Ten Reasons to Talk About Philanthropy With Clients
- Proper tax and estate planning helps clients reduce taxes and protect their wealth
- Clients feel advisors who incorporate philanthropy in planning have a more holistic strategic approach
- Discussing giving priorities and tax needs leads to a better understanding and relationship with clients
- Being known as an advisor who understands philanthropy increases your credibility and reputation
- Advisors who ask about giving priorities and goals are seen as having deeper connection with clients, especially creating and maintaining a relationship with a surviving spouse
- As `fundraising` becomes more common in all charities and clients feel more pressure to give, advisors are seen as neutral partners and create a safe space for clients to discuss and consider gifts of assets and as part of an estate.
- In a client world obsessed with fees and cost, an advisor who includes the philanthropic conversation is seen as less about cost and more about client benefit and impact.
- Advisors who talk about philanthropy as well as give and volunteer themselves are a much more attractive choice to prospective clients. Clients are more willing to refer an advisor who is seen as a public leader and charitable individual.
- Many complex donations of capital or estate involved breaking down assets with other financial institutions and while some of the capital is donated, advisors who incorporate philanthropy in their practise have clients bring more assets into their book of business as a result.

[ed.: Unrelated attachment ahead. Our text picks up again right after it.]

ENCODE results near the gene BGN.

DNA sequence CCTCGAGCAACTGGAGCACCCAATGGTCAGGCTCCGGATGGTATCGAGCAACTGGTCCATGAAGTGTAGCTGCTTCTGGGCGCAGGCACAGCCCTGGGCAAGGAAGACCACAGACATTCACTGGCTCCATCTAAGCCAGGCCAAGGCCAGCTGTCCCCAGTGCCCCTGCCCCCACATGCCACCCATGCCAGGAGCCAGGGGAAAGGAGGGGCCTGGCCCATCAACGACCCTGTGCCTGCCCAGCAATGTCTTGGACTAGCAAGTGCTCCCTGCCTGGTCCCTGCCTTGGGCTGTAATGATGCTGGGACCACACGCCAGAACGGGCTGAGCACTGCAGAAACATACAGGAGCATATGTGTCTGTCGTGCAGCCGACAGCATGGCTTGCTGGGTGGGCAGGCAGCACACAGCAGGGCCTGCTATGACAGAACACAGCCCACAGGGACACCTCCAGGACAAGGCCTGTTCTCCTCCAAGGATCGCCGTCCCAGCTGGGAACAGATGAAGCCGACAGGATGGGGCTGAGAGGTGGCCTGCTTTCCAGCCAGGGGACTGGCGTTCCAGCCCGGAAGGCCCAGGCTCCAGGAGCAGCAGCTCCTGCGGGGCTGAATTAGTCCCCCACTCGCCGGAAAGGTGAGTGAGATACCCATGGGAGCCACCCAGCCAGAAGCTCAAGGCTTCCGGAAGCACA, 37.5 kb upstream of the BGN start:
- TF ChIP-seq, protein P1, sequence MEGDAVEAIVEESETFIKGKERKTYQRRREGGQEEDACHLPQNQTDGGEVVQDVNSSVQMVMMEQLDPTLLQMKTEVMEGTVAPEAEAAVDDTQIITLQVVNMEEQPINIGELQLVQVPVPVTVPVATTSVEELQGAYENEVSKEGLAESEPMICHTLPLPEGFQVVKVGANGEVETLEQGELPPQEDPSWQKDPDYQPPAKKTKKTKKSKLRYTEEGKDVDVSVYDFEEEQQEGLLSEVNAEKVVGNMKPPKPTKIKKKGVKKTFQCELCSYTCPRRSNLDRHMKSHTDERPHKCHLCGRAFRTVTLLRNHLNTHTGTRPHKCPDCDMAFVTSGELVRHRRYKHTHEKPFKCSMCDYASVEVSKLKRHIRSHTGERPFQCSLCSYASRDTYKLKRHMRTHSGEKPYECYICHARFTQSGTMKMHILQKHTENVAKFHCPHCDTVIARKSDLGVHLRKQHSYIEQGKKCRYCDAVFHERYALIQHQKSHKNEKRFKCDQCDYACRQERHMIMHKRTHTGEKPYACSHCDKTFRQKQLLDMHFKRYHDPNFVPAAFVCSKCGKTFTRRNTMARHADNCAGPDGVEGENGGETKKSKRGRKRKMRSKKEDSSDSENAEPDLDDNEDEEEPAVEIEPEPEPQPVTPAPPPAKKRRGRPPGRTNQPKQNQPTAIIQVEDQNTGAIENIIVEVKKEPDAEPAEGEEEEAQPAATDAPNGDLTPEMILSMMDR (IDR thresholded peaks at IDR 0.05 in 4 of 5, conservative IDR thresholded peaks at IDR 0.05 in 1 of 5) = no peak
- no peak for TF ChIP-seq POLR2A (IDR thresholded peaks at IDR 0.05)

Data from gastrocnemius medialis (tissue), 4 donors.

- As charities raise their level of sophistication in fundraising they require licensed, expert advisors to help their donors complete gifts of capital and estates. Advisors who are seen as philanthropic partners are more likely to be referred to high net worth donors.
Community Foundations in the Tri-city are hosting information events around tax, planning and charitable giving. These are help once every four months and are called the Power of Philanthropy. Check out our events pages to see when the next one is or contact us.
For more information on `The Philanthropic Conversation` please visit the Canadian Association of Gift Planners website.